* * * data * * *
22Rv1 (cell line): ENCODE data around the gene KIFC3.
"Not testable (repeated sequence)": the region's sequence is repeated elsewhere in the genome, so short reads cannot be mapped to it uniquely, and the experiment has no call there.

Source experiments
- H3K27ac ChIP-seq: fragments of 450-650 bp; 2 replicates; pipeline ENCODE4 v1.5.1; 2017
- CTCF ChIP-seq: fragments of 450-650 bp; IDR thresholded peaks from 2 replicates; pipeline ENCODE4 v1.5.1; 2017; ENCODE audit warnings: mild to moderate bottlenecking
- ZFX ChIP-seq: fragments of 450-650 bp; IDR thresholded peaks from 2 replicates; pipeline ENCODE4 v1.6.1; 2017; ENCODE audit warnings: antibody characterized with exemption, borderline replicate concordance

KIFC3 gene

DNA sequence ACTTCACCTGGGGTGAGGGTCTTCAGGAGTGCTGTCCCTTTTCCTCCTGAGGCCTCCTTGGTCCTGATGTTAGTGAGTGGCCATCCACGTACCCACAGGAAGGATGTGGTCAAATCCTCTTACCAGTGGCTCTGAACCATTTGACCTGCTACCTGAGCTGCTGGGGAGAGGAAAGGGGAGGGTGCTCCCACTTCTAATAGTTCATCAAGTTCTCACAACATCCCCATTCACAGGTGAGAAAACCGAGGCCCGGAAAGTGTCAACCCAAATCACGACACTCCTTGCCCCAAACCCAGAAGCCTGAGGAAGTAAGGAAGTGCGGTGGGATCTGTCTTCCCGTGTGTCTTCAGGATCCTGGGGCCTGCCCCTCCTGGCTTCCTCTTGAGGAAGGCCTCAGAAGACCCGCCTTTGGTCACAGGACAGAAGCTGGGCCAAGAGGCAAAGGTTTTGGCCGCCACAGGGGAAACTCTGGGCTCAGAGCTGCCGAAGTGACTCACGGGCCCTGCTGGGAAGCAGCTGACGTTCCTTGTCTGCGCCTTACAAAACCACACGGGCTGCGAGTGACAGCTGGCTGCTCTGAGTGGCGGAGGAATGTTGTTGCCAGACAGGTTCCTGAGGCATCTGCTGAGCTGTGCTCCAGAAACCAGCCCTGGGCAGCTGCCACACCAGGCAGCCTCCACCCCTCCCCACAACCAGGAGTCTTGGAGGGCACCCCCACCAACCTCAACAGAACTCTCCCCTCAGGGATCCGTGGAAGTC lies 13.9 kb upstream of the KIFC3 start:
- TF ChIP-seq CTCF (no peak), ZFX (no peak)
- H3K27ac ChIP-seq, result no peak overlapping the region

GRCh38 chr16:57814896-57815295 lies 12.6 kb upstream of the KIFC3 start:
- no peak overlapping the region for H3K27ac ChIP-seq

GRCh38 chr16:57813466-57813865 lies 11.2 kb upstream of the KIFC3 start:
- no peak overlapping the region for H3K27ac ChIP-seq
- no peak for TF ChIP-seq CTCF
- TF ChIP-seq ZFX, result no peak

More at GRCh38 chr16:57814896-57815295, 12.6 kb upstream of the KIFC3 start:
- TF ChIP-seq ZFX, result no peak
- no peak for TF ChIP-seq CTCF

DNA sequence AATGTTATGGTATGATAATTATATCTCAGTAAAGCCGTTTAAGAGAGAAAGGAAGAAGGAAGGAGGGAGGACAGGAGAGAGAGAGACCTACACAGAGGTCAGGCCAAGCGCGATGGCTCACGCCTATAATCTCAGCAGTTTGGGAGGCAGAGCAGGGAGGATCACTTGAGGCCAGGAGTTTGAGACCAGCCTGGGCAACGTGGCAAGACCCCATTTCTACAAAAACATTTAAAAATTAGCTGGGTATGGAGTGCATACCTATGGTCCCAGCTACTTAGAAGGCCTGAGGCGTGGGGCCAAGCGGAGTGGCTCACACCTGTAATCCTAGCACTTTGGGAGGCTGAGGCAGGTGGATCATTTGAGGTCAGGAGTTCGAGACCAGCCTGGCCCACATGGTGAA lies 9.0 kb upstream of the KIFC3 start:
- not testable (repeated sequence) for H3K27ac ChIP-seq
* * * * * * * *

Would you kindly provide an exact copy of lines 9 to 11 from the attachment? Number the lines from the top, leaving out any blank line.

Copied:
- TF ChIP-seq CTCF (no peak), ZFX (no peak)
- H3K27ac ChIP-seq, result no peak overlapping the region

GRCh38 chr16:57814896-57815295 lies 12.6 kb upstream of the KIFC3 start: